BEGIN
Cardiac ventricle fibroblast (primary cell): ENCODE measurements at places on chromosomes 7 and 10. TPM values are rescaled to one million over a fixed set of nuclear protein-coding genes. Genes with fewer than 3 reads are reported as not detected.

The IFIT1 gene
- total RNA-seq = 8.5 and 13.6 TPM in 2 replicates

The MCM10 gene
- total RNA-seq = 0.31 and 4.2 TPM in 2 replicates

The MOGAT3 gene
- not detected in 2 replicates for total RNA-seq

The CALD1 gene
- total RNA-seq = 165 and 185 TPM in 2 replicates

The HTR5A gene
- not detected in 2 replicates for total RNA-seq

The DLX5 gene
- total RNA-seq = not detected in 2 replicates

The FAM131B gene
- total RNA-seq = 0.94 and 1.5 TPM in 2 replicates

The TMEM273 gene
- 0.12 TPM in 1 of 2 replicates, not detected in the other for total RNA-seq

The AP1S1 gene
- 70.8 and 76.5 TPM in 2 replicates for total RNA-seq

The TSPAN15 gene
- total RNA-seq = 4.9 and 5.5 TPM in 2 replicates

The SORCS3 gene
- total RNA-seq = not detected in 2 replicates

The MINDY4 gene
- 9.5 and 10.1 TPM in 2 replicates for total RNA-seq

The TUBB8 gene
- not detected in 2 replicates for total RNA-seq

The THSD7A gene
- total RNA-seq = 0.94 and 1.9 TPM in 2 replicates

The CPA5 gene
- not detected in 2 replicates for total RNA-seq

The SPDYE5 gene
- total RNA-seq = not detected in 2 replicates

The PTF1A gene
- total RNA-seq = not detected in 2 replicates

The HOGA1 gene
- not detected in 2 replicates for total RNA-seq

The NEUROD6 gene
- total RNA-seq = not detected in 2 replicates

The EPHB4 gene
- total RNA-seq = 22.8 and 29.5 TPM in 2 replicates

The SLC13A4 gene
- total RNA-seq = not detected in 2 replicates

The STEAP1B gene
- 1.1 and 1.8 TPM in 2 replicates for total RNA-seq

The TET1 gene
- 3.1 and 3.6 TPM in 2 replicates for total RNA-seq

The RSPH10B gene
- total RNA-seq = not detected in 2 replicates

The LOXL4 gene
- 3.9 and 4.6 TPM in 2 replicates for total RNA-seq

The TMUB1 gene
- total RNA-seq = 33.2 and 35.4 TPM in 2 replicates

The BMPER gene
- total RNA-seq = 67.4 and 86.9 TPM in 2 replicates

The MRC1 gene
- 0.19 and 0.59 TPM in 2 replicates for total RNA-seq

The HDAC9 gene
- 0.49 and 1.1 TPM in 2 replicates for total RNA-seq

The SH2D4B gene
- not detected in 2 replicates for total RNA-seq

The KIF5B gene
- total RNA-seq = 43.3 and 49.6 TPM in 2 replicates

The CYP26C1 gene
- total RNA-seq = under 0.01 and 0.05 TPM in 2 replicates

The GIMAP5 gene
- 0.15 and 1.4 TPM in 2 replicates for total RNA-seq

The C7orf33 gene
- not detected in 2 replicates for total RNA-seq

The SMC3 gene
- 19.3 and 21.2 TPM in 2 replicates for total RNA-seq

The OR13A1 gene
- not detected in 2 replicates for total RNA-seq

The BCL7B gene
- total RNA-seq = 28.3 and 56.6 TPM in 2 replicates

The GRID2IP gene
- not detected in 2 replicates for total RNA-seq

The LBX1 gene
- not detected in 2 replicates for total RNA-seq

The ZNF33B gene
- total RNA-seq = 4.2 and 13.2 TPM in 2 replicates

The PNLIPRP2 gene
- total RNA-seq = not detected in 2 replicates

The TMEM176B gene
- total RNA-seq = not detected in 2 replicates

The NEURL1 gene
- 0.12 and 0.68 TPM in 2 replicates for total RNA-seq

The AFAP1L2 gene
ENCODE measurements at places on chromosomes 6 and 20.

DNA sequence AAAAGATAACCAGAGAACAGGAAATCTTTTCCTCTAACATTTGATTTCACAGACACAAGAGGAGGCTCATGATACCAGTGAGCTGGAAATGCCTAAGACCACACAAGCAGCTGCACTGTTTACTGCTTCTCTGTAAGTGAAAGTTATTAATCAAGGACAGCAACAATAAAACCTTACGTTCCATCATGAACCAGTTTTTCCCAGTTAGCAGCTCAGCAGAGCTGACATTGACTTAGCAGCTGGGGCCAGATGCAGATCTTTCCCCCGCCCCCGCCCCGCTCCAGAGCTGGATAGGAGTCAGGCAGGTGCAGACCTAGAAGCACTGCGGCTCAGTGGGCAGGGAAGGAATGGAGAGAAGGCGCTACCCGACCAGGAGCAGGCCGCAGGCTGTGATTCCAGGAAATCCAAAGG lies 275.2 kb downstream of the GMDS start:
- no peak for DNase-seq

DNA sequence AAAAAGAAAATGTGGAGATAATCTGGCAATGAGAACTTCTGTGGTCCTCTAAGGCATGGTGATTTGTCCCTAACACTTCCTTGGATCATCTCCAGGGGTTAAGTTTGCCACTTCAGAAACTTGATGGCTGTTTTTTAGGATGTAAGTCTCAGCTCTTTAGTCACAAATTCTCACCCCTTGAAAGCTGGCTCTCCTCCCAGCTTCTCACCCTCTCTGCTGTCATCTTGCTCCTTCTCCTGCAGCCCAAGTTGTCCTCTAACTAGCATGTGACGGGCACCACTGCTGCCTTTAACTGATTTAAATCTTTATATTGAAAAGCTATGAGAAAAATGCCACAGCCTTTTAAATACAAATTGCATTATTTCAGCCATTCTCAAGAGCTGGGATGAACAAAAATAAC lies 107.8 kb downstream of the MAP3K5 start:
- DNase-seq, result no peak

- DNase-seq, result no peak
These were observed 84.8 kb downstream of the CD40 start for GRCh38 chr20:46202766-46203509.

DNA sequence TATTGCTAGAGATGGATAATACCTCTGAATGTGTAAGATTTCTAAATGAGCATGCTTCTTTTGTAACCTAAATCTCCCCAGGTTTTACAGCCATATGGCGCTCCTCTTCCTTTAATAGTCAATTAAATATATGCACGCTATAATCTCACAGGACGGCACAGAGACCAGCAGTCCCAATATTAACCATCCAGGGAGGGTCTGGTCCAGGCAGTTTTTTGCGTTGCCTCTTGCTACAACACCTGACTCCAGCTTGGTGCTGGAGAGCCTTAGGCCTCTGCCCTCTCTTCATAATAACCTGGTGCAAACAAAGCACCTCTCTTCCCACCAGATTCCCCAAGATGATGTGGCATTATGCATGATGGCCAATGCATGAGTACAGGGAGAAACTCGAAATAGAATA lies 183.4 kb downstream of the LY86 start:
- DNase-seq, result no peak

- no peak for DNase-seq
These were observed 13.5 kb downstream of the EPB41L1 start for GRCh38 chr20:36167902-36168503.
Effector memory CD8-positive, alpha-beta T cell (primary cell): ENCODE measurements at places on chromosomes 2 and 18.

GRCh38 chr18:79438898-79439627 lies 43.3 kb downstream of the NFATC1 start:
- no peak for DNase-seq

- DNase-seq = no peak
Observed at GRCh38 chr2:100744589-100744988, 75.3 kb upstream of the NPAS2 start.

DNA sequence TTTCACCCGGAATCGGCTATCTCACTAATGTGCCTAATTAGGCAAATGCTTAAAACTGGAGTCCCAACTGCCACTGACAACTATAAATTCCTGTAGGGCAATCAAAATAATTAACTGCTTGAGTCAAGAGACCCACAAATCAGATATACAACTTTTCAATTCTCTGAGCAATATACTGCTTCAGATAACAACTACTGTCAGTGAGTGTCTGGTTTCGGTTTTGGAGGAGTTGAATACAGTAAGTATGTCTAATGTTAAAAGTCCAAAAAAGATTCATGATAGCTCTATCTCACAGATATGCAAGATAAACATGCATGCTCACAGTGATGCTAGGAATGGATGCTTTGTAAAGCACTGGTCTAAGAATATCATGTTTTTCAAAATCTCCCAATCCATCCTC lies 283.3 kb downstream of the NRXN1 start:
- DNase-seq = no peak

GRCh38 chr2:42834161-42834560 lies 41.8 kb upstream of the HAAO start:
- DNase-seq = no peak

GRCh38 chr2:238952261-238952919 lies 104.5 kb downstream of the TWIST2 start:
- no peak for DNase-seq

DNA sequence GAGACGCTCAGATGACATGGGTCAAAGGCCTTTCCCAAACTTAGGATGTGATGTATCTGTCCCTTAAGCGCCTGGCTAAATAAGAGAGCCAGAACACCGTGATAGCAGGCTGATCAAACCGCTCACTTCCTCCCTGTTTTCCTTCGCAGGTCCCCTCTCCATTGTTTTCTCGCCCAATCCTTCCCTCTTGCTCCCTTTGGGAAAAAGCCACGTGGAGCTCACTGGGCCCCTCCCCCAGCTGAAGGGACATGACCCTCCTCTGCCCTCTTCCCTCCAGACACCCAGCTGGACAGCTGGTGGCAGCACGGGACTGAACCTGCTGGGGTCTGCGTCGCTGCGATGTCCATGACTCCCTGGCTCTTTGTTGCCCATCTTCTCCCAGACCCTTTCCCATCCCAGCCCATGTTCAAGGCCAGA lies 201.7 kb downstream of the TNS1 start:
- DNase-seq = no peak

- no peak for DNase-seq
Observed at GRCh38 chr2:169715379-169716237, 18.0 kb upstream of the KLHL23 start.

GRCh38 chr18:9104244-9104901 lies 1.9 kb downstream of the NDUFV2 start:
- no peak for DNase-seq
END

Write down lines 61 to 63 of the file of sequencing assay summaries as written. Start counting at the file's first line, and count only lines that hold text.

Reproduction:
- not detected in 2 replicates for total RNA-seq

The KIF5B gene
- total RNA-seq = 43.3 and 49.6 TPM in 2 replicates